Is Content Really King When It Comes to Social Media?
Our expert this issue is Bryan Kramer, a Social Business Strategist and CEO of PureMatter, where he’s led his agency to consistent growth over the last 10 years, ranking as one of Silicon Valley’s fastest-growing private companies by the Silicon Valley Business Journal.
Community Q: Everyone says when it comes to social media “content is king”. Is that the only thing I need to worry about?
Bryan Kramer: In social media, content is important, but context is HUGE. If your content is not in the right context for both your specific social media platform and for the audience you want to engage, it’s a social gunshot—throwing a bunch of words in the air and hoping that, somehow, somewhere, they’ll land on a few people in a way that makes sense and captures their attention.
The more authentic you are, the more you will get out of your share. You must also be mindful of context when you share, always. Here are four rules to remember when it comes to context:
1) Think it through. Whether it’s a blog or a tweet, you need to visualize how what you share will play out, and whether it meets your objectives. Everything you share should be true to your brand—personal and company—to support your goals and have a purpose. This is where many social sharers have created their own demise, in tweeting something snarky or inappropriate, either from their own handle or a corporate handle by mistake. I hear almost weekly of someone getting fired for tweeting something inappropriate. This can be avoided by simply thinking it through.
2) Skip to the last page first. Know the ending as well as the beginning when you plan your strategy. This is the difference between creating something complicated and complex. Complex systems work because there’s a beginning and an end point. The trick is figuring the best way to connect the two points. Complicated systems have one or the other. You don’t want to lead your audience down a path that starts meandering aimlessly—they’ll likely not stick with you. You have to know what direction you’re heading in with your message. Don’t deviate. If you do, redefine the ending.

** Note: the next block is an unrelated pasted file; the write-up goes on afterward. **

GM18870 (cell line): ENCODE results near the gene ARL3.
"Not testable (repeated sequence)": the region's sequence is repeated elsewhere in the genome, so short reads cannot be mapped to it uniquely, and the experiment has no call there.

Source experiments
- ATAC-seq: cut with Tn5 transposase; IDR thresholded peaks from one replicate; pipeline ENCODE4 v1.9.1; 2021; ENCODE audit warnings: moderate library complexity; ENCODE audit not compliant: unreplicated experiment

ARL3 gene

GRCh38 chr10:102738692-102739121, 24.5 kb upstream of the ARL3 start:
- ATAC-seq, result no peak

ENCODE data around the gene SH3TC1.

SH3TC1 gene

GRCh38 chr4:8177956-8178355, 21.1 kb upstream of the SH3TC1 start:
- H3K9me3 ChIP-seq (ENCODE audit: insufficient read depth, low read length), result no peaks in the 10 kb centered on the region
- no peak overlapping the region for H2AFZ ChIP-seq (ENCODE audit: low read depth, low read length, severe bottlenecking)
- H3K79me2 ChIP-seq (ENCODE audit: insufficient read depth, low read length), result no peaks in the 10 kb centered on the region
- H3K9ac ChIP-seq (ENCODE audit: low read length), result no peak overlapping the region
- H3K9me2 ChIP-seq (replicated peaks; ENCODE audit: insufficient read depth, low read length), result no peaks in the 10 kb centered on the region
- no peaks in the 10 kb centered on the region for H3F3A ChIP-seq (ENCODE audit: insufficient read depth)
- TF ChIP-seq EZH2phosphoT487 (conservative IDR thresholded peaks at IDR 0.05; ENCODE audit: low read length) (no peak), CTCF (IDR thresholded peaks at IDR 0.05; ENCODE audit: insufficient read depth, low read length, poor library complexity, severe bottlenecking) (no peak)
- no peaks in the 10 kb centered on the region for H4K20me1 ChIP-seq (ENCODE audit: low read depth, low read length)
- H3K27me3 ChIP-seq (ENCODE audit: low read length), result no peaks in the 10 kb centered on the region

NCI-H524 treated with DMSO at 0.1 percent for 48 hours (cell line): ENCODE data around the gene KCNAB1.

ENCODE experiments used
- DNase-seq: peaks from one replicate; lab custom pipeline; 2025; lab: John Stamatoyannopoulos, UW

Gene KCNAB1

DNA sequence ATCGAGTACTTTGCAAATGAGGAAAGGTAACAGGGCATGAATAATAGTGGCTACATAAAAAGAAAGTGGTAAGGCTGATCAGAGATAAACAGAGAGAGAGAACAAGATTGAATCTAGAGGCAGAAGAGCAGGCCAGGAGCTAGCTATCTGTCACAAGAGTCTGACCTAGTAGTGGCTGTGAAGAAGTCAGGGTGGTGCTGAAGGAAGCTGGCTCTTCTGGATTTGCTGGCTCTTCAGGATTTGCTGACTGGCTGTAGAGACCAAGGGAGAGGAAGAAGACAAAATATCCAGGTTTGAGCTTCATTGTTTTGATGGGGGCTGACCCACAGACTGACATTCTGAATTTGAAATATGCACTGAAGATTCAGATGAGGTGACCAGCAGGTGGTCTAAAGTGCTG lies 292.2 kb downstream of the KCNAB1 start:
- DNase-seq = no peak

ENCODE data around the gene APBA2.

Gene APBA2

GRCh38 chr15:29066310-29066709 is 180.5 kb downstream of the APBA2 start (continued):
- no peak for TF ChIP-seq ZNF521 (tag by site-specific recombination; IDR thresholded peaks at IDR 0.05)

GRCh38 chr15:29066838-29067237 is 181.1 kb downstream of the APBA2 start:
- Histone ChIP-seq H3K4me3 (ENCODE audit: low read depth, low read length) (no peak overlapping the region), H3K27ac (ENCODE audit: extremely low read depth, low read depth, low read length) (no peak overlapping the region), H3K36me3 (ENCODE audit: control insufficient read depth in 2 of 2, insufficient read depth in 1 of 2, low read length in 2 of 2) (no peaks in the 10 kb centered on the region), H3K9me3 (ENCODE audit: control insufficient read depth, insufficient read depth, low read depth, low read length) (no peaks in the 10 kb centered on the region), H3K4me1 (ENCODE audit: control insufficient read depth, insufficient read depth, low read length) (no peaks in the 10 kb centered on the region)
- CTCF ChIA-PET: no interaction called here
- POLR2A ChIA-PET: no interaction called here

3) Slow down. How many times have you tweeted, posted, blogged, updated—just pushed a message out there so you can check it off your list? We live in a fast-paced world where if you move too quickly, you forget to put effort into the moment that could potentially be a creative and thoughtful experience. When you give yourself time to reflect on what you’re creating, you’ll enter your audience’s world—and then you’ll deliver a message that will resonate.
4) Get out of your head. It’s time to break out of the habit of thinking everyone knows what’s rattling around in your brain and look at what you’re sharing from an outsider’s point of view. Ask someone on your staff, a friend, a colleague, “Does this make sense to you?” before you post something. Get objective opinions. Be you, yes—be true to your thoughts and opinions—but express them in a way that people “get” you. Sometimes that means sharing your own context along with your message.